"If the NFL had any guts, they'd bar all women from locker rooms after the game..."
The quote on its own sounds like something that could get the hair on the back of a feminist's leg to stand up and take notice.
Following the Ines Sainz debacle, Mike Ditka on the Kevin Calabro radio show in Seattle talks about the policy of allowing women in the locker room:
"If the NFL had any guts, they'd bar all women from locker rooms after the game. Period. And it would be a grace period of 20 minutes before you could talk to the players. And it would be in a media room.
Listen, I played for Coach Landry for a long time. There was no women in our locker room ever. So it was very simple. He had a rule. All the players would come to the media room, and they were required to go, and they went. They took their shower, they went to the media room about 20 minutes later. Fine. That was it. You interviewed them.
Now, why do they want to come to the locker room? I have never figured that out yet anyways?"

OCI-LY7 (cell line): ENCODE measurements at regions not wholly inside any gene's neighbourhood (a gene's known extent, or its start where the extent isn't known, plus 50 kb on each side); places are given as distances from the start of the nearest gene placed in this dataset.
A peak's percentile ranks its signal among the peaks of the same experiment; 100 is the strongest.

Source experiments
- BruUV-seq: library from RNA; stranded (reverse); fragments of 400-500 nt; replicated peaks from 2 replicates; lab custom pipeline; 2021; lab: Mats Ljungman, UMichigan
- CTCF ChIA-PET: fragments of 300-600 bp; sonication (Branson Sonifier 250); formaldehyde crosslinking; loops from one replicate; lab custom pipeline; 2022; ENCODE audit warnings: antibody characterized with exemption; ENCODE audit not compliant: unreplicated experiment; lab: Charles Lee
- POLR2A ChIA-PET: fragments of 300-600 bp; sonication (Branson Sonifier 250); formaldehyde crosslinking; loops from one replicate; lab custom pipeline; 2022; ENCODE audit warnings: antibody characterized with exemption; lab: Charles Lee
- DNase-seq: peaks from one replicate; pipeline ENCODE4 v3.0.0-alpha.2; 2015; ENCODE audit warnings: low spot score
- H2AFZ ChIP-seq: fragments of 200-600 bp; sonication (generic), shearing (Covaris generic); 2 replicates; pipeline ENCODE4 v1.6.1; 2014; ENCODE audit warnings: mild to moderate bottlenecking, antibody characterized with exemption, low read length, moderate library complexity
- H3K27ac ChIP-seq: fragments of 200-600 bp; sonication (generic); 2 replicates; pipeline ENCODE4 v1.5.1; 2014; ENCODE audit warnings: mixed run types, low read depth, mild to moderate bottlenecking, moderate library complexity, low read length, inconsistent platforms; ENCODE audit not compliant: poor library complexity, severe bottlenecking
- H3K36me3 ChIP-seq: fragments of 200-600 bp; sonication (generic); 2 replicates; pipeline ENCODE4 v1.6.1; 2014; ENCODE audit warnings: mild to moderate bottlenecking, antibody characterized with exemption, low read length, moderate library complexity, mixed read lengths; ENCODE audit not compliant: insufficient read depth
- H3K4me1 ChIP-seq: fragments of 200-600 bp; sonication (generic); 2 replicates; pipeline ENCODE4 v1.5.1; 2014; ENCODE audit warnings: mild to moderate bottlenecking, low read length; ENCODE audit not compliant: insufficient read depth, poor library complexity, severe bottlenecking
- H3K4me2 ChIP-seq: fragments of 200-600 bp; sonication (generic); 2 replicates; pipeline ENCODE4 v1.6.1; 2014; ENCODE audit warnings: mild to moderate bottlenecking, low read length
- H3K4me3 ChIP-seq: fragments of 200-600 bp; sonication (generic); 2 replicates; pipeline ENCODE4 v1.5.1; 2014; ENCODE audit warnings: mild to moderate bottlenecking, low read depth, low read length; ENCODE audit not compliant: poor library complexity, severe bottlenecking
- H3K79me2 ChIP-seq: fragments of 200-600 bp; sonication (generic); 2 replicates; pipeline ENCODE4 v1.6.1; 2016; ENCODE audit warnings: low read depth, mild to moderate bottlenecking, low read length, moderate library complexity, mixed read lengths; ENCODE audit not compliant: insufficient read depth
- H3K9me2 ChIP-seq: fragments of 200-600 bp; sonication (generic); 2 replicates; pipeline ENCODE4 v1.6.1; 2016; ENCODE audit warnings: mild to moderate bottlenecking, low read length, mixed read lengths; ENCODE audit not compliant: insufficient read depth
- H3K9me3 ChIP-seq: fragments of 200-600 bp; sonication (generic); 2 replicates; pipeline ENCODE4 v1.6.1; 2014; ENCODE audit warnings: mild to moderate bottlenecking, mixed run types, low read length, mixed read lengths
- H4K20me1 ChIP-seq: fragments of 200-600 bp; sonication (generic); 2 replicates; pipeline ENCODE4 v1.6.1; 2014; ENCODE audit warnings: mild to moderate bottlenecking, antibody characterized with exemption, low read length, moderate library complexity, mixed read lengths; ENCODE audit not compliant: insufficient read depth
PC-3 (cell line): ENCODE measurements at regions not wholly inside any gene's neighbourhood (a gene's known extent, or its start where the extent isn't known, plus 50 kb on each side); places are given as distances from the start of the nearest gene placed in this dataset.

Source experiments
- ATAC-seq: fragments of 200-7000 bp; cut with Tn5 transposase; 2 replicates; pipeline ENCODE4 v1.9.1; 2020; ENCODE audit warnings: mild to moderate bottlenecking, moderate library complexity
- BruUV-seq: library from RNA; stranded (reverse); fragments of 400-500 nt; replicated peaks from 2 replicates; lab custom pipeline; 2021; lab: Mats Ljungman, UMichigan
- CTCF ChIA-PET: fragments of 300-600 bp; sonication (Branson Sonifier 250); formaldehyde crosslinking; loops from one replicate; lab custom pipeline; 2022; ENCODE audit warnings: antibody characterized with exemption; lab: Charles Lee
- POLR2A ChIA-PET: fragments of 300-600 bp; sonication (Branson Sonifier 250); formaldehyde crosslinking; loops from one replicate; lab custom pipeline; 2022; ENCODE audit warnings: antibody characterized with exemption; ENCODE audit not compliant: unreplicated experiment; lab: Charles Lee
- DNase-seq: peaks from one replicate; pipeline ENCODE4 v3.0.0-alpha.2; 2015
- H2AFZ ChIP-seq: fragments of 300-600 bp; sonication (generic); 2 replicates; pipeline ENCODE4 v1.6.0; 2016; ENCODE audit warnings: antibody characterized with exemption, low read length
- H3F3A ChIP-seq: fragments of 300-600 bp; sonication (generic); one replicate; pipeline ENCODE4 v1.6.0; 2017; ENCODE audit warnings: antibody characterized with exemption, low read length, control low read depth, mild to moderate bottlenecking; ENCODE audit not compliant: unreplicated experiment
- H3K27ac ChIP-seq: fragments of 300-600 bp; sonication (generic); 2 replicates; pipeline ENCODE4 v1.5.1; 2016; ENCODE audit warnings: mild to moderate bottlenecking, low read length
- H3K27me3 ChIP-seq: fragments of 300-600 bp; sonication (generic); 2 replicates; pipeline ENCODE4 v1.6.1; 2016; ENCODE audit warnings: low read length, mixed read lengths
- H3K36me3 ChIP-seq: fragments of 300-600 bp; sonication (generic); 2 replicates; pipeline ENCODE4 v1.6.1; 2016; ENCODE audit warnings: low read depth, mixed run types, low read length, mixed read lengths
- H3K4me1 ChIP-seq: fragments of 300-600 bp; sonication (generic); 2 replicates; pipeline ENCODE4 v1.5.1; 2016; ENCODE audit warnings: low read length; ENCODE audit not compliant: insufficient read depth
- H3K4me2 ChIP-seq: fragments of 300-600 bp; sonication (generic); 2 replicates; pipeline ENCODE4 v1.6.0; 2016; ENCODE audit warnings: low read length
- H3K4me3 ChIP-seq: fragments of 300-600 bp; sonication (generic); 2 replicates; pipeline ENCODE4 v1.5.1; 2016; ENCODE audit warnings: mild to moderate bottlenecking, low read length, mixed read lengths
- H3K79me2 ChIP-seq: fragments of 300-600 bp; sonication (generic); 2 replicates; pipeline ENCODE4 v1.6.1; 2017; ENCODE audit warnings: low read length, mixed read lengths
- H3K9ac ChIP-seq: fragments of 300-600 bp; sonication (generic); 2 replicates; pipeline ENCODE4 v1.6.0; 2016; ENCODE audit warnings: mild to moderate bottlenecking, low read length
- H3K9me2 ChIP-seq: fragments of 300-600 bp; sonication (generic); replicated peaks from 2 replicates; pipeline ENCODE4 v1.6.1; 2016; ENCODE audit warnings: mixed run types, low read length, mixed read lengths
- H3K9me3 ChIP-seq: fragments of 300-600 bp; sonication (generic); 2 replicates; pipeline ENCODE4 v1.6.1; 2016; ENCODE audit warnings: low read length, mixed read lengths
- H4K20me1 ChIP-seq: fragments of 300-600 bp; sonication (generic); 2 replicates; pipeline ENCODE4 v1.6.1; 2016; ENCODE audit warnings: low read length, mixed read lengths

Ditka was quickly asked to clarify if he would allow male media members in the locker room but not women.
"No men. No women. Nobody."
And with that, a public denouncement from NOW was averted.
Ditka does bring up an interesting point about locker room access for media members. If given a choice, I'd take a media room environment over the locker room for interviewing players any day of the week.
However, there are a few complicating factors.
Organizations don't always have a suitable room outside the locker room to take players to for interviews.
The path between the locker room and the media room can, at times, be like the Bermuda Triangle. Some athletes tend to disappear before making it over to the microphones and cameras.
I'm also reminded of situations like Mark McGwire's. If media members didn't eventually notice the bottle of androstenedione in the St. Louis Cardinals clubhouse, how would that have effected the trajectory of the story and the progress made on the issue in the present day?